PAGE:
Chuck, I know what you are talking about. I found a glass net float last year that measures just 3 1/2 inches across and was hand blown. As far as I know glass floats aren't used in the Atlantic or Caribbean so I haven't a clue where this came from. The Japanese floats are quite a bit bigger and are now hot commodities in coastal gift shops. I suspect the more colorful ones are made in China for just this purpose.
        Child of the tides

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        • 2ndoldman
          2ndoldman commented
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          That glass float is very cool Deb. They are found often enough on the west coast of Vancouver Island. some day I will make a trip and try to find one for myself.

      • #8
        Interesting collection Deb, it looks very artistic in those Jars and lamps, and im sure it could be used in many ways.... I can see why you pick it up, I would do the same!
        Josh (Ky/Tn collector)

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        • Havenhunter
          Havenhunter commented
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          Hunting for sea glass is as addictive as hunting for artifacts, or eating chocolate! Equally sweet!!

      • #9
        Havenhunter - I dug my float out to see how it compared with yours and they are almost identical. I found mine while sailing on Lake Ogawara in Northern Japan (Misawa). I was told that they used floats that were a variety of sizes from 2 - 24 inches in diameter. They might group a bunch of smaller floats together to make a larger float. Hope ya don't mind the post. ...Chuck
        Click image for larger version

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        NE Central Tenn - Any day on this side of the grass is a good day. -Chuck-

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        • Havenhunter
          Havenhunter commented
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          Not at all! I knew Japan has been using glass floats for centuries & think they're lovely. I was surprised to find one washes up on the Chesapeake Bay & consider it a true treasure, as is yours. Thanks for sharing.

      • #10
        you'd love R.I. Deb, we got tons of really nice polished sea glass dating to all time periods here too. i know of one cove tucked way up in the bay that i kayak to and its loaded with old 1800's bottles just sticking up outta the muck all as perfect as when the dude chucked em overboard! i love finding and bringing home old bottles but besides the tiny medicine bottles i dont keep em, i give em away to anyone who wants some.
        call me Jay, i live in R.I.

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        • Havenhunter
          Havenhunter commented
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          Well, at some point you find so many that unless each is unique, they tend to take up space & compete for attention. Like you, I give many of my bottles away, and I've filled jars with seaglass for family & friends who admire it but can't get out to the beaches like I can. A few want the glass for craft projects.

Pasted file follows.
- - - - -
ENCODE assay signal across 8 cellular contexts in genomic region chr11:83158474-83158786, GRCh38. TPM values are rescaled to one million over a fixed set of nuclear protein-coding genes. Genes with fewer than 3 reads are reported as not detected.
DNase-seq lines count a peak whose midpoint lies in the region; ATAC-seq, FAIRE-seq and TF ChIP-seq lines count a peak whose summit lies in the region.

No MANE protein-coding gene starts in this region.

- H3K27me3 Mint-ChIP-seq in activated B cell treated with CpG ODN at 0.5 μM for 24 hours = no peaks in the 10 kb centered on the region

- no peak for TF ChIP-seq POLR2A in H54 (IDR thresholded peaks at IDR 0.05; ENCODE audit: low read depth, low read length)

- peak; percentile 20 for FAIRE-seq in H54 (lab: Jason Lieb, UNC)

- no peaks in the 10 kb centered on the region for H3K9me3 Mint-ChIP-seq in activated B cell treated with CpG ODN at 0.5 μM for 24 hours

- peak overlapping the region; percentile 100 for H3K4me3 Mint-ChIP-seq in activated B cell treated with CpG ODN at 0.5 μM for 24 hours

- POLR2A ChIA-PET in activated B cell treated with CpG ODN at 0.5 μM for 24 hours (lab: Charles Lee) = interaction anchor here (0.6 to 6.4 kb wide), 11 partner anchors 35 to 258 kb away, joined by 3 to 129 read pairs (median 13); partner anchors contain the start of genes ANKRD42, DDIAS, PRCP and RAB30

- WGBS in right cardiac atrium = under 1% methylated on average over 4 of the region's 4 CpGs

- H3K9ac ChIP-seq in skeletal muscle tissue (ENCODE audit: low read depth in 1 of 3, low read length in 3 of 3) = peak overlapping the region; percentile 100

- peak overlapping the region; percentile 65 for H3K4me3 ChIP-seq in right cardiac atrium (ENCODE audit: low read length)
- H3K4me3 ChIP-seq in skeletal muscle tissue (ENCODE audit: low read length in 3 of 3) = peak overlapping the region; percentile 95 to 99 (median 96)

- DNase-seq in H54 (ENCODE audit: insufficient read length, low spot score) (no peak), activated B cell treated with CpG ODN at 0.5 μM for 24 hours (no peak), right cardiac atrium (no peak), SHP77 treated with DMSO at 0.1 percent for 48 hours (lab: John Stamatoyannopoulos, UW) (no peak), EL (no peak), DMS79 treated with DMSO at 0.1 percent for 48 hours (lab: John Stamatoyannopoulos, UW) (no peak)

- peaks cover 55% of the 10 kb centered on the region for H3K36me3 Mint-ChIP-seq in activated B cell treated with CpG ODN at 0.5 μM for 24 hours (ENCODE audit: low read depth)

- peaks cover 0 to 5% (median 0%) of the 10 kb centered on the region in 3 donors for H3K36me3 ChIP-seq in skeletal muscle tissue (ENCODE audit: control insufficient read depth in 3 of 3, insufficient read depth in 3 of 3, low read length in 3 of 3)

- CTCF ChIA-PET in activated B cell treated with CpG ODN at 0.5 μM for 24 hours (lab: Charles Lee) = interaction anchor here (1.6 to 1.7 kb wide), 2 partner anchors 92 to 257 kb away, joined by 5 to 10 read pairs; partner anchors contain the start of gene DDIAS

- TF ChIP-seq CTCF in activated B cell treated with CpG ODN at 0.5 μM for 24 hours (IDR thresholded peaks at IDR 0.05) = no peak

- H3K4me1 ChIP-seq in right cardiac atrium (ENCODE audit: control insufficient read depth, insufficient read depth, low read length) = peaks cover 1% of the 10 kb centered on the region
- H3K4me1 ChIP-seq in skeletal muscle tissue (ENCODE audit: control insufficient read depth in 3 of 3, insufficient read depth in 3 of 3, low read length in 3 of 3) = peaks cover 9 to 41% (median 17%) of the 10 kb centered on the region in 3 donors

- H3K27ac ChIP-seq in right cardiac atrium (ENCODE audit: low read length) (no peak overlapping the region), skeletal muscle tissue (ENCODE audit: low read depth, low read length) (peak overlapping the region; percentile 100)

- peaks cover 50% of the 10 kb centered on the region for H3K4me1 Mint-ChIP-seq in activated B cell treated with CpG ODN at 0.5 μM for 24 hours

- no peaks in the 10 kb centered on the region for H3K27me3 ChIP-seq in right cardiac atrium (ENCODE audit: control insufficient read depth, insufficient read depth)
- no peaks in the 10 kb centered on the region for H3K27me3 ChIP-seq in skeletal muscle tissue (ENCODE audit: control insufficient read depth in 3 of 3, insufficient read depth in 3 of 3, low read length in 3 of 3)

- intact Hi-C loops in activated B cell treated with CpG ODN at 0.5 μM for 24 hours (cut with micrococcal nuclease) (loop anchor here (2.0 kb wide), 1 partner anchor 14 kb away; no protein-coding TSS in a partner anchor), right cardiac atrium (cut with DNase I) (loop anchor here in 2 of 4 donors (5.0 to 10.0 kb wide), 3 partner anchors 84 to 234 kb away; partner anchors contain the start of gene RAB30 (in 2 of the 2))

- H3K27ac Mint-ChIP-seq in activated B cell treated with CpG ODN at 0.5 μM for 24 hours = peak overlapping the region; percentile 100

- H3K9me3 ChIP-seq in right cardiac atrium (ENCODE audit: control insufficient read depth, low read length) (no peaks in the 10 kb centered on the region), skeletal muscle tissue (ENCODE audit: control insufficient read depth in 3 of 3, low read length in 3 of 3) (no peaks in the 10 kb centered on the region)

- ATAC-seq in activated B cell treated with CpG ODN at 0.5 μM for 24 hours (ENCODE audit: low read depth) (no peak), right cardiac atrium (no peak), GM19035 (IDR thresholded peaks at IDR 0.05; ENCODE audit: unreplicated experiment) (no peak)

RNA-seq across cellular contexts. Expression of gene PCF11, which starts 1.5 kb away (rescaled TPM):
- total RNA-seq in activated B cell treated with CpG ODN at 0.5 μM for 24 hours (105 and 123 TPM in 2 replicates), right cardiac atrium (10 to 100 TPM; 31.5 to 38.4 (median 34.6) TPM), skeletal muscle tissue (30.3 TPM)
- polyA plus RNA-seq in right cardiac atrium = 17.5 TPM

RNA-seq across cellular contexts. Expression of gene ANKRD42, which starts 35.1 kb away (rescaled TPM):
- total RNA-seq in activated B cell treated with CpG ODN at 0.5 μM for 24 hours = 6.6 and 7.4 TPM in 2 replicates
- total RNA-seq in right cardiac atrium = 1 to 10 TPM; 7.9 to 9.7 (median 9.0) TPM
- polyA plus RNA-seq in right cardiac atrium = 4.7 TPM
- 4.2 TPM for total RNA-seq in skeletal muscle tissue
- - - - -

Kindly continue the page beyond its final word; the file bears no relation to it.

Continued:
• #11
        now this is a post I can contribute to as I still seek my first Native American artifact

        I've picked up rocks and shells from the beach all my life, but in the last 2 years I've seriously hunted sea glass here in CT along Long Island Sound. here's a few of my recent/best finds. the 2 large clear pieces are vintage glass drawer pulls, that and the pipe stem are my favorite pieces.
        Last edited by firefly887; 03-13-2017, 12:17 PM.

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        • Havenhunter
          Havenhunter commented
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          Nice glass collection!! Have you gone to any of the North American Sea Glass Festivals held annually on the East Coast? I think this year it's in DE or MD. Great fun & folks!
          Being a major shipping lane, the Chesapeake Bay had been the repository for glass trash for centuries. It's becoming scarce as collecting has become more popular & plastic has replaced glass containers.
          I occasionally find 18thc Clay pipes, which is always exciting! Good hunting.
          -- Deb

      • #12
        Havenhunter-- wow on finding that glass float along the east coast!!! I have a few floats that I've picked up from antique stores and flea markets, I don't think I'm finding one in LI Sound anytime soon. https://www.glassbottlemarks.com/gla...ng-net-floats/ if you go toward the bottom of that page, it does say floats can be found along Atlantic and Caribbean beaches. I imagine it's exceptionally rare, so that's quite a find you have!

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        • Havenhunter
          Havenhunter commented
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          I've also found a couple of Native American stone net weights. One on NC's Outer Banks rolled right out of the surf at my feet. The other I found on the Bay,